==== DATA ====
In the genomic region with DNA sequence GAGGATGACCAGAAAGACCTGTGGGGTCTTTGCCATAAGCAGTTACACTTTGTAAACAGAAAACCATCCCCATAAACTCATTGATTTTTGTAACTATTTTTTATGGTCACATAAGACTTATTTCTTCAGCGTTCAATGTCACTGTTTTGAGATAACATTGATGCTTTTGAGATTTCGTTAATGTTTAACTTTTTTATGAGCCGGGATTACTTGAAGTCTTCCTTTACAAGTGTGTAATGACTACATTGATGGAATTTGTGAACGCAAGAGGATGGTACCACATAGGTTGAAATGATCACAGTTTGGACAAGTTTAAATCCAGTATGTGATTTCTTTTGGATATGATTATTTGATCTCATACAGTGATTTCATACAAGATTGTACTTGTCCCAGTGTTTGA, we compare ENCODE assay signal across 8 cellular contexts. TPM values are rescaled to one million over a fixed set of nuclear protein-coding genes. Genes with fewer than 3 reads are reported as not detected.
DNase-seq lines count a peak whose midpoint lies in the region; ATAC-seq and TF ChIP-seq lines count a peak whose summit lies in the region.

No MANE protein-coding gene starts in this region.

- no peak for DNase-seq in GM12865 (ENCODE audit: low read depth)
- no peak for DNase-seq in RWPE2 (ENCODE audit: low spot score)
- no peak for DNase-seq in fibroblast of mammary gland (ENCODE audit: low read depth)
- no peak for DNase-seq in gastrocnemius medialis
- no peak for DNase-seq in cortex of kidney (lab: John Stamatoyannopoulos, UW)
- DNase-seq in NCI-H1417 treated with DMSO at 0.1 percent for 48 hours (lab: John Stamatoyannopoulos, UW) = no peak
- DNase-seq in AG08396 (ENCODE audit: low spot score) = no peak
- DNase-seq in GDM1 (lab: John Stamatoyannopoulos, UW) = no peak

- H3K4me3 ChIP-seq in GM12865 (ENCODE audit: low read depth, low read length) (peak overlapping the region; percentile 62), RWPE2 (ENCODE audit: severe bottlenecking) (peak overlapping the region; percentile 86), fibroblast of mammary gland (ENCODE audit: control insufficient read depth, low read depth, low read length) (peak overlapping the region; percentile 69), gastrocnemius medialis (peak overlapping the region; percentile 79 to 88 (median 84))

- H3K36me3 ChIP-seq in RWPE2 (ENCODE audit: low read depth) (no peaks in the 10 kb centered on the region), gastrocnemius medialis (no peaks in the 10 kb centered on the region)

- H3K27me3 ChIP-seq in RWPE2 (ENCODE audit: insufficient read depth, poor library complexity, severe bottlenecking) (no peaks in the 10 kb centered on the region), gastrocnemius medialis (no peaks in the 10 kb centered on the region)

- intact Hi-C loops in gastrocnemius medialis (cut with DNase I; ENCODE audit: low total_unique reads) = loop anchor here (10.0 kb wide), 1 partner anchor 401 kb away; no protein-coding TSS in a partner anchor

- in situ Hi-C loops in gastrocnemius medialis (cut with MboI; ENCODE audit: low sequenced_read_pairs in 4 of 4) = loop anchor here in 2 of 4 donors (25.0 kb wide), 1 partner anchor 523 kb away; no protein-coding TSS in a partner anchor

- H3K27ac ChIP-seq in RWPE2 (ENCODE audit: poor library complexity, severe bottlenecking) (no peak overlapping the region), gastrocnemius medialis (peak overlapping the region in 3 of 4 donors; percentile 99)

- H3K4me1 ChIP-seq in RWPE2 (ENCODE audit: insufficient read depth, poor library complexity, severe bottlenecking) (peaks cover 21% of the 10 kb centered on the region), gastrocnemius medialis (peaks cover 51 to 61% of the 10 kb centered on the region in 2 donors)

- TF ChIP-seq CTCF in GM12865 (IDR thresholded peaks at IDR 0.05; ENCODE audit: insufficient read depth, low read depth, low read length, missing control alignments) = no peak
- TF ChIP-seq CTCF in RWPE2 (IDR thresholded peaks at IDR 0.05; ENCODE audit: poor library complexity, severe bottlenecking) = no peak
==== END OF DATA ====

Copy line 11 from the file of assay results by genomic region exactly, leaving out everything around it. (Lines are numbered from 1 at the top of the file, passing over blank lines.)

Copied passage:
- DNase-seq in GDM1 (lab: John Stamatoyannopoulos, UW) = no peak